Purpose: The main objective of this paper analyses the effects of mandatory International Financial Reporting Standards (IFRS) adoption by Spanish firms in 2005 on the cost of equity capital. Design/methodology/approach: Using a sample of listed Spanish companies during the 1999 to 2009 period and a country-level focused analysis. To achieve our objective we relied on OLS regression analysis and estimate the dependent variable - the cost of equity - by using the proxy suggested in Easton (2004). Findings: We find evidence that, unlike previous studies, Spanish listed companies show a significant reduction in their cost of equity capital after the mandatory adoption of IFRS in 2005, after controlling by a set of firm-risk and market variables. According to our results, increased financial disclosure and enhanced information comparability, along with changes in legal and institutional enforcement, seem to have a joint effect on the cost of capital, leading to a large decrease in expected equity returns. Research limitations/implications: The main limitation of the study is that the sample represents just one country. Practical implications: The findings of the study may have implications for the firms' management staff, as they reveal what information determines the cost of equity capital. The systematic risk and the leverage affect positively the cost of stocks and therefore their market value. The results are consistent with the financial principle establishing that the higher risk and the higher leverage, the higher cost of capital. Originality/value: As a result of the conducted research, one is able to figure out which stock-return variables should be observed to anticipate the change of a company's cost of capital.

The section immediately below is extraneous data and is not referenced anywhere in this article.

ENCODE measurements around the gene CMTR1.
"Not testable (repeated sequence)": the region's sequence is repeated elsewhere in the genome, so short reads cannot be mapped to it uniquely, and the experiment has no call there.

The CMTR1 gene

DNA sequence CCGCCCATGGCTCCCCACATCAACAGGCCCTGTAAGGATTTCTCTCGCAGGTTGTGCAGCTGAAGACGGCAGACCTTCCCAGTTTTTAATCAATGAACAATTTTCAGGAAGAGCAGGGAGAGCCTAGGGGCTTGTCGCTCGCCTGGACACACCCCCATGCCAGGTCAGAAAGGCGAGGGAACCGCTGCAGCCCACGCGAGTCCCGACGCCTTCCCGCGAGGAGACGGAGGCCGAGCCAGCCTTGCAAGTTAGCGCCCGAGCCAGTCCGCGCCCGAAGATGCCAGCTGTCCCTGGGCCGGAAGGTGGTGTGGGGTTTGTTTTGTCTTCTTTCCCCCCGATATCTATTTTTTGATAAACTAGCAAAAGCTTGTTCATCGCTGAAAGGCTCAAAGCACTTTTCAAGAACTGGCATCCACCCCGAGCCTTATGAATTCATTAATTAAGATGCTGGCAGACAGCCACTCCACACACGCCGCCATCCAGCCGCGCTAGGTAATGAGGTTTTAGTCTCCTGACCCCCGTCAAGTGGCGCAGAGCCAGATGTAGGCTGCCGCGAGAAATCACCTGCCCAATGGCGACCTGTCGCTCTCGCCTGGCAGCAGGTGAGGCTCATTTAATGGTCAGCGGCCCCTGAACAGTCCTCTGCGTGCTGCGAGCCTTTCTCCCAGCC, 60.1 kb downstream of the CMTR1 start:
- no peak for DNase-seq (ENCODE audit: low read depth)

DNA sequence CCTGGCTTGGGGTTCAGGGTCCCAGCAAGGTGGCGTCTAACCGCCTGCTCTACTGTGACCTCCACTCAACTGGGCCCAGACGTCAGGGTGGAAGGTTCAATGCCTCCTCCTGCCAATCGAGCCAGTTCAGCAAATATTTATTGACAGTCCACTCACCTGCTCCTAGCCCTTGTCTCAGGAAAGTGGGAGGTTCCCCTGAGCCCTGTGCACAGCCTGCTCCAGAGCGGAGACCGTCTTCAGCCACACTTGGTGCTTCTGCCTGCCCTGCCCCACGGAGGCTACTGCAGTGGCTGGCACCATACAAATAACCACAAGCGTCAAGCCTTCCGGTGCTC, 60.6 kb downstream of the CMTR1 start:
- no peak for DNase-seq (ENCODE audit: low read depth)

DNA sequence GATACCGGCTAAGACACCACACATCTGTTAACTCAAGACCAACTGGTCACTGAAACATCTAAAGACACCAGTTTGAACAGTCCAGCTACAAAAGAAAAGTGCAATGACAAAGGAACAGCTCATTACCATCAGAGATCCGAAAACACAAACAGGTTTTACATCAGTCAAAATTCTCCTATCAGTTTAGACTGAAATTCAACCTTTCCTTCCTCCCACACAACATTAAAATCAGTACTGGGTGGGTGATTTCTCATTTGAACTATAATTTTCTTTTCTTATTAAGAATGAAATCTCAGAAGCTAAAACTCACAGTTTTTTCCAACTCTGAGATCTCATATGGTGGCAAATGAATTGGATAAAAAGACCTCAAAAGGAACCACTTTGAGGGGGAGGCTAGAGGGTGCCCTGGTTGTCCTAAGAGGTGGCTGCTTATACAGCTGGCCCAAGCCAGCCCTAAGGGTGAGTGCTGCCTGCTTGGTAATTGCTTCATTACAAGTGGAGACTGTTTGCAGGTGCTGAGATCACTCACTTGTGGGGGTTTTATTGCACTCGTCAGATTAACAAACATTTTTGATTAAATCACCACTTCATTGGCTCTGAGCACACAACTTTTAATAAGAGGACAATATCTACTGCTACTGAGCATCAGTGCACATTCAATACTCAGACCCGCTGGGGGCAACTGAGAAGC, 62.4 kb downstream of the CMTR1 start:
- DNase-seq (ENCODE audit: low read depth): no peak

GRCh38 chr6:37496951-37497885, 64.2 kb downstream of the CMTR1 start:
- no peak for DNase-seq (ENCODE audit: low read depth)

|Publication status||Published - 1 Jan 2014|
- cost of equity capital
- Financial disclosure
- International financial reporting standards (IFRS)
- Mandatory IFRS adoption